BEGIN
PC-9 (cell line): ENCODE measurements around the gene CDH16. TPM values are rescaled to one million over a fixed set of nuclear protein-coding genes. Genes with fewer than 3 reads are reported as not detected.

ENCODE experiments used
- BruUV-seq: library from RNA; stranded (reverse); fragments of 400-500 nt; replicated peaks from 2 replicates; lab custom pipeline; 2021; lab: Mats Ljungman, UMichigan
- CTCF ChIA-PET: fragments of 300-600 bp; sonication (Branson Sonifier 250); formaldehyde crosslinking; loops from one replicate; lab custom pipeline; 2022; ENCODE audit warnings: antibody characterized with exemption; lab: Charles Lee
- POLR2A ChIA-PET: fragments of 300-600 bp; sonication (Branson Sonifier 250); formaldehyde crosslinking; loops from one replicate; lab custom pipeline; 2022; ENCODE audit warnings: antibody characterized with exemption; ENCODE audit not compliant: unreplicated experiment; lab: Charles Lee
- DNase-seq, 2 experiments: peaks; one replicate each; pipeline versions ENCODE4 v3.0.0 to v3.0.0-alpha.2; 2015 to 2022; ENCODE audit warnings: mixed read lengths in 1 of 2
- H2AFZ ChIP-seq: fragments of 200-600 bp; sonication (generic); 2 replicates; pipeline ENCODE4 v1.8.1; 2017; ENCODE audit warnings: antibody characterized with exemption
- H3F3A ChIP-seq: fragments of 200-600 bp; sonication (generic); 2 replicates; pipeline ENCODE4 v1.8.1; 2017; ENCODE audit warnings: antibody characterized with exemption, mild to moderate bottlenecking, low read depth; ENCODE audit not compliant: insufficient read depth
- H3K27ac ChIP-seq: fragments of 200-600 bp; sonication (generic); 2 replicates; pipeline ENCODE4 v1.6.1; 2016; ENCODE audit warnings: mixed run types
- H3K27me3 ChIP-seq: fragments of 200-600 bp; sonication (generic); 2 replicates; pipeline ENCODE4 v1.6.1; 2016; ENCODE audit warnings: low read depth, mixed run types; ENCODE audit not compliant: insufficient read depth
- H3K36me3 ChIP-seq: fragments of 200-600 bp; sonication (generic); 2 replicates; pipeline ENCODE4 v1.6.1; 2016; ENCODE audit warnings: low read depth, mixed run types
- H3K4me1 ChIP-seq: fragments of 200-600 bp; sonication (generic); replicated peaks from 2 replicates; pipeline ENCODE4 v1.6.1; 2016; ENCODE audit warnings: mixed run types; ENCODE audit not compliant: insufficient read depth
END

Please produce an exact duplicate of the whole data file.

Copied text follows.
PC-9 (cell line): ENCODE measurements around the gene CDH16. TPM values are rescaled to one million over a fixed set of nuclear protein-coding genes. Genes with fewer than 3 reads are reported as not detected.

ENCODE experiments used
- BruUV-seq: library from RNA; stranded (reverse); fragments of 400-500 nt; replicated peaks from 2 replicates; lab custom pipeline; 2021; lab: Mats Ljungman, UMichigan
- CTCF ChIA-PET: fragments of 300-600 bp; sonication (Branson Sonifier 250); formaldehyde crosslinking; loops from one replicate; lab custom pipeline; 2022; ENCODE audit warnings: antibody characterized with exemption; lab: Charles Lee
- POLR2A ChIA-PET: fragments of 300-600 bp; sonication (Branson Sonifier 250); formaldehyde crosslinking; loops from one replicate; lab custom pipeline; 2022; ENCODE audit warnings: antibody characterized with exemption; ENCODE audit not compliant: unreplicated experiment; lab: Charles Lee
- DNase-seq, 2 experiments: peaks; one replicate each; pipeline versions ENCODE4 v3.0.0 to v3.0.0-alpha.2; 2015 to 2022; ENCODE audit warnings: mixed read lengths in 1 of 2
- H2AFZ ChIP-seq: fragments of 200-600 bp; sonication (generic); 2 replicates; pipeline ENCODE4 v1.8.1; 2017; ENCODE audit warnings: antibody characterized with exemption
- H3F3A ChIP-seq: fragments of 200-600 bp; sonication (generic); 2 replicates; pipeline ENCODE4 v1.8.1; 2017; ENCODE audit warnings: antibody characterized with exemption, mild to moderate bottlenecking, low read depth; ENCODE audit not compliant: insufficient read depth
- H3K27ac ChIP-seq: fragments of 200-600 bp; sonication (generic); 2 replicates; pipeline ENCODE4 v1.6.1; 2016; ENCODE audit warnings: mixed run types
- H3K27me3 ChIP-seq: fragments of 200-600 bp; sonication (generic); 2 replicates; pipeline ENCODE4 v1.6.1; 2016; ENCODE audit warnings: low read depth, mixed run types; ENCODE audit not compliant: insufficient read depth
- H3K36me3 ChIP-seq: fragments of 200-600 bp; sonication (generic); 2 replicates; pipeline ENCODE4 v1.6.1; 2016; ENCODE audit warnings: low read depth, mixed run types
- H3K4me1 ChIP-seq: fragments of 200-600 bp; sonication (generic); replicated peaks from 2 replicates; pipeline ENCODE4 v1.6.1; 2016; ENCODE audit warnings: mixed run types; ENCODE audit not compliant: insufficient read depth